Radio Frequency Identification (RFID) is an electronic tagging technology that allows objects to be automatically identified at a distance without a direct line-of-sight using an electromagnetic challenge-and-response exchange of data. An RFID system consists of RF readers and RF tags. RF tags are attached to objects, and used as a unique identifier of the objects. RFID technologies enable a number of business and personal applications, and smooth the way for physical transactions in the real world, such as supply chain management, transportation payment, animal identification, warehouse operations, and more. Though bringing great productivity gains, RFID systems may cause new security and privacy threats to individuals or organizations, which have become a major obstacle for their wide adaptions. Therefore, it is important to address the security and privacy issues in RFID systems.
In this dissertation, we investigate security and privacy issues for large-scale RFID systems. Since any object is uniquely identifiable with an RF tag, the tag's ID must be protected from adversaries during data communications in keeping with the authenticity of tags. Hence, we first propose private authentication protocols that RF readers to singulate individual tags without disclosing tags' content to adversaries. To design a secure access protocol, two different approaches are taken, encryption-based and non-encryption-based. In the encryption-based approach, we propose a structured key management with low cost cryptographic operations based on a skip list. This can be applied to a large-scale RFID systems. On the other hand, shared key exchanges are not feasible in some contexts. Hence, we develop a distributed RFID architecture for secure data communications without shared secret. With a novel encoding scheme and jamming technique, the distributed RFID authentication scheme protects tags from various types of adversaries.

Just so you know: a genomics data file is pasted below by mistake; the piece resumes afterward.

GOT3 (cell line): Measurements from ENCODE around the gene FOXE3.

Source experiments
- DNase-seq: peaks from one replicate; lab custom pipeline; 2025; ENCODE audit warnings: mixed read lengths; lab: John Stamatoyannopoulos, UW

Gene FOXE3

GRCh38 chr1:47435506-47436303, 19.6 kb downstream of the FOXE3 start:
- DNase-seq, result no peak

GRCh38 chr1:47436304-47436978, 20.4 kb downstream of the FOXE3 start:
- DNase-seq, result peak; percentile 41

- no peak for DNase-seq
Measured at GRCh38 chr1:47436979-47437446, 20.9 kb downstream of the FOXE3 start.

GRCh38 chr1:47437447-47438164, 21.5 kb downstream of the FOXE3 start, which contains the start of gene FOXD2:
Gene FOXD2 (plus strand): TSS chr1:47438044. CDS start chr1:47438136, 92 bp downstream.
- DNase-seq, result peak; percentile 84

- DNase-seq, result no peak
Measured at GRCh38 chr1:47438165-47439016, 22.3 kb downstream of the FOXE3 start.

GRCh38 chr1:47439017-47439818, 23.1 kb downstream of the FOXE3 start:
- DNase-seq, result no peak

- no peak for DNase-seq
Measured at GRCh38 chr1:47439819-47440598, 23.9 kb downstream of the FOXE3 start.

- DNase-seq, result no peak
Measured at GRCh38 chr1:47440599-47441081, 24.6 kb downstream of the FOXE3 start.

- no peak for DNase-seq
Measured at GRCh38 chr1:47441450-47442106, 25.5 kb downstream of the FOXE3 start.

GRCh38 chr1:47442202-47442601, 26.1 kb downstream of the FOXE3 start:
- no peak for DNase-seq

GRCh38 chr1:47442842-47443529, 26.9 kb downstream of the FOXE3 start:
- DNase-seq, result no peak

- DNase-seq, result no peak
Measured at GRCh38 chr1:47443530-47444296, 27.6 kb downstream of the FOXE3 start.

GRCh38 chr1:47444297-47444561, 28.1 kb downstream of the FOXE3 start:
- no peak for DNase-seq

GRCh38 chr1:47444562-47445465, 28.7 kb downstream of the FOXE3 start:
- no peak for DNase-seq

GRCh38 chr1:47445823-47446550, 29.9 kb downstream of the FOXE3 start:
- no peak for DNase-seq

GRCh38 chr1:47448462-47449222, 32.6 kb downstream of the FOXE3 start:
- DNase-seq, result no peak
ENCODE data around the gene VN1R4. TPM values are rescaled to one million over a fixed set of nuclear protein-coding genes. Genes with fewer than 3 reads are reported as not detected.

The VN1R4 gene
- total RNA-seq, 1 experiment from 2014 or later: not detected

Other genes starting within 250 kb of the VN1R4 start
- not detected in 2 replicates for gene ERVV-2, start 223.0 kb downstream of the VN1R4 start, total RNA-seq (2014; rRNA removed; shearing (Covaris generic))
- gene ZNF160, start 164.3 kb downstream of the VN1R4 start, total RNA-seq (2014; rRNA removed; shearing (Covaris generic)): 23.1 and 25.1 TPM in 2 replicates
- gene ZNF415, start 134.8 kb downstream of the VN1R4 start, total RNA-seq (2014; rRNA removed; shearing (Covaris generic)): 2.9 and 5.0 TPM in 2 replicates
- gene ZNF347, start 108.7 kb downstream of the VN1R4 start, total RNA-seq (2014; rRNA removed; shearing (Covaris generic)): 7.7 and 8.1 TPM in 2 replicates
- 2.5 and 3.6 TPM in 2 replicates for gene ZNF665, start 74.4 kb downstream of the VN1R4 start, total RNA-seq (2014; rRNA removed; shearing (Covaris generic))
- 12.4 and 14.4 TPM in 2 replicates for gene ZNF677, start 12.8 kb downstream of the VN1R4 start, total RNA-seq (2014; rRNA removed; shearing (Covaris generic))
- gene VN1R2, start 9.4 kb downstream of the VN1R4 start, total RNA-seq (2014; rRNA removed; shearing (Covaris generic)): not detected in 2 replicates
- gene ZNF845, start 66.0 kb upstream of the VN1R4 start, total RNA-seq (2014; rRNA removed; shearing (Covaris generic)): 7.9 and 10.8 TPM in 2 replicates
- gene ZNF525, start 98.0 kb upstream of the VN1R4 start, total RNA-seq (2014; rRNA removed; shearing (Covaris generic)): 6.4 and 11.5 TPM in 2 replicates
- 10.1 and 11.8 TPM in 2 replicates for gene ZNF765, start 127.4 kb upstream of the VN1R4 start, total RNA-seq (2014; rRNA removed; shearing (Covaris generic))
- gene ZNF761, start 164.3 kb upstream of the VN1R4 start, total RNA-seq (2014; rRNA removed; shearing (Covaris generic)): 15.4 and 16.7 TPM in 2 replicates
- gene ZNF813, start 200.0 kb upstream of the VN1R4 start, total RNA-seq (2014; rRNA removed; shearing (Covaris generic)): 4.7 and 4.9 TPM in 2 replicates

With a private authentication protocol, readers can securely validate tags' authenticity. After reading a tag, an RFID system updates object's status or generates data. Thus, any piece of data in the back-end server is associated with a particular tag. For a high quality RFID-based data service, the authenticity of data is of concern. Therefore, we study the verifiable RFID systems, where a set of data related to a tag can be verified in the sense that the data is associated with the tag and any element of the data cannot be modified without being detected. To realize such a verifiable RFID system, we build a new RFID architecture that integrates multiple RFID systems into single exa-scale RFID system, then formulate data verification problem, and then propose data verification protocols.
The proposed solutions are mathematically analyzed, and computer simulations are conducted to measure all aspects of the RFID systems, including the degree of security and the cost of control overhead. Furthermore, we implement a prototype of a verifiable RFID system. The performance evaluations show that the proposed protocols achieve their design goals. We believe this research serves the foundation for the next generation of RFID systems.